FMR1 is a gene on the X chromosome that contains an expansion-prone CGG?CCG repeat in its 5'untranslated region. Alleles with 55-200 repeats are considered to be Fragile X premutation (PM) alleles. The frequency of such alleles in women ranges from 1 in 113 to 1 in 250. Carriers of such alleles are at risk for Fragile X Primary Ovarian Insufficiency (FXPOI) that is seen in up to 28% of women who carry such alleles. FXPOI accounts for ~11.5% of familial cases of infertility and 3.5% of idiopathic cases. Even without a diagnosis of FXPOI, the average age at menopause of all women with the premutation is ~5 yrs earlier than their siblings without the PM. Thus, female PM carriers not only have increased fertility problems, but are at greater risk of cardiovascular disease, Alzheimer disease, osteoporosis and other problems that are seen at higher frequency in menopausal women. Hormonal assessment of PM carriers indicates that FSH is elevated, inhibins and anti-Mullerian hormone (both made by granulosa cells) are reduced. Preliminary data from a knock-in Fragile X PM mouse model containing ~130 CGG repeats suggest a number of ovarian problems. These include early losses of immature follicles and reductions in corpora lutea. Advanced follicles were smaller in PM mice and showed a higher rate of atresia. This was associated with a smaller than normal number of granulosa cells (GCs). In addition, PM oocytes showed abnormal nuclear morphology, reduced levels of gap junction proteins, abnormal staining of their zona pellucida, a primarily nuclear location of the normally cytoplasmic fragile X mental retardation protein (FMRP) and high levels of ubiquitinated proteins that often accumulated in the nucleus or perinuclear region. A high incidence of large cysts was also seen in PM mice. Thus our mice exhibit signs consistent with ovarian insufficiency and have unusual ovarian changes that could contribute to this ovarian dysfunction. These mice may therefore provide a good model of FXPOI.
Aim 1 uses transplantation approaches to address whether the PM in the ovary alone is sufficient to produce the FXPOI-like and aberrant ovarian features or instead requires the PM in the hypothalamic/pituitary unit.
Aim 2 focuses on the abnormal FMRP, ubiquitin, and gap junctions as well as the abnormalities in zona pellucida composition to attempt to uncover the mechanism(s) responsible for the follicle decline.

Public Health Relevance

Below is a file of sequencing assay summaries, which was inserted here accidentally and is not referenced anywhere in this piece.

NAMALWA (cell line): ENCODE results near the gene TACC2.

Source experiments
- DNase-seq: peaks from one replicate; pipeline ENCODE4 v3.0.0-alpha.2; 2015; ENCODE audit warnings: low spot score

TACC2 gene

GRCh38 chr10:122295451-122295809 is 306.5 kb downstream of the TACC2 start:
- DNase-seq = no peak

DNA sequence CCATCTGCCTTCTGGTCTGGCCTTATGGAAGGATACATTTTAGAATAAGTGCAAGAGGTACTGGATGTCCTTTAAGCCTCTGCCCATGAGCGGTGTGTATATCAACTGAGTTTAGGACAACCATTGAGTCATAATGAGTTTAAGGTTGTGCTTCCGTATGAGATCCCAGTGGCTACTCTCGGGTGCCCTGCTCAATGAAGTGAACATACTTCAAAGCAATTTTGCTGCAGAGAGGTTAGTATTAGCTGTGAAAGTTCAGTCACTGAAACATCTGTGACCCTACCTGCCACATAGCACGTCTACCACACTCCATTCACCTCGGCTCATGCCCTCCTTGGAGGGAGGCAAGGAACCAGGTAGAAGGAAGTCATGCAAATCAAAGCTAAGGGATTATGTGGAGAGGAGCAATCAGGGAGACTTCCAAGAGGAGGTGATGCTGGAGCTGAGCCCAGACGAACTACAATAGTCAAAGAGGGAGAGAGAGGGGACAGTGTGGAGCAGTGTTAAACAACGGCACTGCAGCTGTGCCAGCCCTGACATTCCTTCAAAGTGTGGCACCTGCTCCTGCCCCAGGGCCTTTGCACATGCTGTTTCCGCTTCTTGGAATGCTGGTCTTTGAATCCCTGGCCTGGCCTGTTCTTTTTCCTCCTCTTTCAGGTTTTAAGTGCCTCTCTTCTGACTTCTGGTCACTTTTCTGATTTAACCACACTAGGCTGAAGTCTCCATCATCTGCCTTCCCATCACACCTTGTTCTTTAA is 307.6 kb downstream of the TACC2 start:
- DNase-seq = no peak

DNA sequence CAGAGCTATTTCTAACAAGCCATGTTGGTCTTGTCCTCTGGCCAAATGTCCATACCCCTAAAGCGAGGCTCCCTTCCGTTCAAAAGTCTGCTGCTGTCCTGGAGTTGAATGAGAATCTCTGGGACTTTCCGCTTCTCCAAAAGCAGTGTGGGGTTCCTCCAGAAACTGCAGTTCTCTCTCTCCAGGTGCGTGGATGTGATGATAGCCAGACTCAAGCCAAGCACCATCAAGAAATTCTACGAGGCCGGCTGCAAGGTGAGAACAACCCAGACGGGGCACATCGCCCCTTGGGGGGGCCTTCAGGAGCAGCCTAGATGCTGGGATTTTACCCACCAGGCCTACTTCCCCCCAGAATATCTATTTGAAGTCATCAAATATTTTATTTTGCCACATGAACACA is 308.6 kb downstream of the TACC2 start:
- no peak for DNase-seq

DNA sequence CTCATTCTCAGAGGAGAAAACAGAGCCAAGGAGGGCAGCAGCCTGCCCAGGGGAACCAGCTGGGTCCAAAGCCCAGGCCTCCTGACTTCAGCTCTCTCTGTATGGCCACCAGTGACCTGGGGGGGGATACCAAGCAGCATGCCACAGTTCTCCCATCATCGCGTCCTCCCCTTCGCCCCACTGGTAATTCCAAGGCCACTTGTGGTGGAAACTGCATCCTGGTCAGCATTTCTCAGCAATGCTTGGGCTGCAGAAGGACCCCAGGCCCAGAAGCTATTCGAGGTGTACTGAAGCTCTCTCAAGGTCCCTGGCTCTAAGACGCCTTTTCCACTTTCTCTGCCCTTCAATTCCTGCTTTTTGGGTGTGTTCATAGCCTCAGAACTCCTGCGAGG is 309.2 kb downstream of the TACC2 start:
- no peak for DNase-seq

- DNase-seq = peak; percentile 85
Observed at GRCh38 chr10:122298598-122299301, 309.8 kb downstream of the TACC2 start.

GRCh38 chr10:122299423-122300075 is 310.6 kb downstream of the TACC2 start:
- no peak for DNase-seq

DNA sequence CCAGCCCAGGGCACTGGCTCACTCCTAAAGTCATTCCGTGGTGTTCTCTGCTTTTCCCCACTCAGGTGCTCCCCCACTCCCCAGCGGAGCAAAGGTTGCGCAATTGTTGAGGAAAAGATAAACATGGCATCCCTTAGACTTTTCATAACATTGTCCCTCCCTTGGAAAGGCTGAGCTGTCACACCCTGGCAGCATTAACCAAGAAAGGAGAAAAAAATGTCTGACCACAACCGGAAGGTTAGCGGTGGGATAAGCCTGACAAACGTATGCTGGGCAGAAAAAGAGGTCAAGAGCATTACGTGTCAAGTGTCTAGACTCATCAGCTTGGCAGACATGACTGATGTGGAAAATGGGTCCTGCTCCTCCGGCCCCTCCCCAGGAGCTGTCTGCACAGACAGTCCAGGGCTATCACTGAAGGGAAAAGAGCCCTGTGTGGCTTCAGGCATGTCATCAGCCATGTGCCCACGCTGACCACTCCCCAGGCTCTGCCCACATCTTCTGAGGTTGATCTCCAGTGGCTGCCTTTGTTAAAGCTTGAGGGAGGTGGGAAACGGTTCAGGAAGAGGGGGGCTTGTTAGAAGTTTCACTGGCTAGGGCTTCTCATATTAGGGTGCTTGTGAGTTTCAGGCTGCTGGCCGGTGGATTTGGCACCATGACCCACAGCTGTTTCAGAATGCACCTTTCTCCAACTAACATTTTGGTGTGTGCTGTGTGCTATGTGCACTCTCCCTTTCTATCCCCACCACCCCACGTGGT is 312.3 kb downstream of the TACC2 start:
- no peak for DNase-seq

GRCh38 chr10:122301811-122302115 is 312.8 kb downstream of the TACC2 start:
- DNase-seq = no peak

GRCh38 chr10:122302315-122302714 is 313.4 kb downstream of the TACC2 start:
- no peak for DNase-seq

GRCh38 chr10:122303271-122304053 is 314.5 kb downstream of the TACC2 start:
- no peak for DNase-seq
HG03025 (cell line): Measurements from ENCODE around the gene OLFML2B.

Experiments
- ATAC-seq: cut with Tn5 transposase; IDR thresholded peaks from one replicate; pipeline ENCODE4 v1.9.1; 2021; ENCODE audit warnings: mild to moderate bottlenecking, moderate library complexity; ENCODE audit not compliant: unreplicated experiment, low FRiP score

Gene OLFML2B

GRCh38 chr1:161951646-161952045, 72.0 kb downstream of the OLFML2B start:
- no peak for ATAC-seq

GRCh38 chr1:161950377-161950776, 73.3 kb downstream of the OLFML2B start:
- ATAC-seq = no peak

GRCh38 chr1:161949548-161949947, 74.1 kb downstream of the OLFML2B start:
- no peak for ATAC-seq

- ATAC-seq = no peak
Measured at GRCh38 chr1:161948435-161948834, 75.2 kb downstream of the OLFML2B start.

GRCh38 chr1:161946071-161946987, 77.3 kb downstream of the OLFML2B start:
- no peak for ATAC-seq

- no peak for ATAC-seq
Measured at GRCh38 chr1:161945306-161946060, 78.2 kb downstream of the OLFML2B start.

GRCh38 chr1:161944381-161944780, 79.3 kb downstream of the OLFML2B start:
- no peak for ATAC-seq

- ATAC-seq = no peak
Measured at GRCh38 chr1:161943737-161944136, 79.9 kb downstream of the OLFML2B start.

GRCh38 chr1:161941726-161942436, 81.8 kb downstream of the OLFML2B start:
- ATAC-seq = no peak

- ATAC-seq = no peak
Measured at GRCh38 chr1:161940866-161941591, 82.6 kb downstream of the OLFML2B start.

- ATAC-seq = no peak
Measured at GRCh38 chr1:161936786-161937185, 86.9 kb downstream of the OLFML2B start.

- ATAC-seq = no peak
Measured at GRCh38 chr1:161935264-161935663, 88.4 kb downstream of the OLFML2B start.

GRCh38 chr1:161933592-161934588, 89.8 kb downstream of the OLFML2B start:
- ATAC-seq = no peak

FMR1 premutation (PM) alleles have 55-200 repeats in the 5'UTR of the gene;~1:130 women have such alleles. These women are at risk of premature primary ovarian insufficiency (FXPOI). Changes in cycling PM carriers show elevated FSH coupled with reduced inhibins, and anti-Mullerian hormone levels, all of which are thought to signify a lower ovarian follicle reserve. However, very little is known as to how ovarian problems arise from the mutated FMR1 gene, or even which ovarian cells are initiating the cascade to ovarian decline. This proposal aims to fill those gaps using Fragile X PM knock-in mice with ~130 CGG repeats in their Fmr1 gene. Preliminary results suggest that the PM ovary is consistent with FXPOI, exhibiting premature follicle loss that could stem from problems in the production of follicular somatic cells (granulosa cells) and/or their communication with the oocyte. The proposed studies will begin to unravel the mechanisms by which PM results in compromised ovarian function and reduced ovarian lifespan.

National Institute of Health (NIH)
Eunice Kennedy Shriver National Institute of Child Health & Human Development (NICHD)
Exploratory/Developmental Grants (R21)
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Integrative and Clinical Endocrinology and Reproduction Study Section (ICER)
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Taymans, Susan
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Yale University
Obstetrics & Gynecology
Schools of Medicine
New Haven
United States
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Conca Dioguardi, Carola; Uslu, Bahar; Haynes, Monique et al. (2016) Granulosa cell and oocyte mitochondrial abnormalities in a mouse model of fragile X primary ovarian insufficiency. Mol Hum Reprod 22:384-96
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Pastore, Lisa M; Johnson, Joshua (2014) The FMR1 gene, infertility, and reproductive decision-making: a review. Front Genet 5:195